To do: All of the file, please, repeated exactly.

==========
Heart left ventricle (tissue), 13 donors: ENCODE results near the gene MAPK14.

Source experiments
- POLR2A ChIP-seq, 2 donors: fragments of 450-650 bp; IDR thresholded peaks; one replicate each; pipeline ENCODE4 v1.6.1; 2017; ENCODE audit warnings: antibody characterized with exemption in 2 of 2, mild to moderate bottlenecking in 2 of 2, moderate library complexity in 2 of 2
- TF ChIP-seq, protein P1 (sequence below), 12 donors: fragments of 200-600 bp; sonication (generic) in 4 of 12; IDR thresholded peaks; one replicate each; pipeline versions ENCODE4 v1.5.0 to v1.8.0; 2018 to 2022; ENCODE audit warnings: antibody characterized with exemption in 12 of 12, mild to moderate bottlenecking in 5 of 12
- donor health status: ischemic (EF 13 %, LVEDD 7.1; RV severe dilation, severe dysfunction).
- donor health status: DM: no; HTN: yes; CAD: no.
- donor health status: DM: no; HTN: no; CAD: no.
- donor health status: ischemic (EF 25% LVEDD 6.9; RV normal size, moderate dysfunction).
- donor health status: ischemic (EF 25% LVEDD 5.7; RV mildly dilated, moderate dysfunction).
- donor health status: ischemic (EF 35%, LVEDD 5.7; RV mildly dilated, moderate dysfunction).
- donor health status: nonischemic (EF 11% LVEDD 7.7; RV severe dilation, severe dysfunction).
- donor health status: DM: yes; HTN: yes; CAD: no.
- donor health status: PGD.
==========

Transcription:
Heart left ventricle (tissue), 13 donors: ENCODE results near the gene MAPK14.

Source experiments
- POLR2A ChIP-seq, 2 donors: fragments of 450-650 bp; IDR thresholded peaks; one replicate each; pipeline ENCODE4 v1.6.1; 2017; ENCODE audit warnings: antibody characterized with exemption in 2 of 2, mild to moderate bottlenecking in 2 of 2, moderate library complexity in 2 of 2
- TF ChIP-seq, protein P1 (sequence below), 12 donors: fragments of 200-600 bp; sonication (generic) in 4 of 12; IDR thresholded peaks; one replicate each; pipeline versions ENCODE4 v1.5.0 to v1.8.0; 2018 to 2022; ENCODE audit warnings: antibody characterized with exemption in 12 of 12, mild to moderate bottlenecking in 5 of 12
- donor health status: ischemic (EF 13 %, LVEDD 7.1; RV severe dilation, severe dysfunction).
- donor health status: DM: no; HTN: yes; CAD: no.
- donor health status: DM: no; HTN: no; CAD: no.
- donor health status: ischemic (EF 25% LVEDD 6.9; RV normal size, moderate dysfunction).
- donor health status: ischemic (EF 25% LVEDD 5.7; RV mildly dilated, moderate dysfunction).
- donor health status: ischemic (EF 35%, LVEDD 5.7; RV mildly dilated, moderate dysfunction).
- donor health status: nonischemic (EF 11% LVEDD 7.7; RV severe dilation, severe dysfunction).
- donor health status: DM: yes; HTN: yes; CAD: no.
- donor health status: PGD.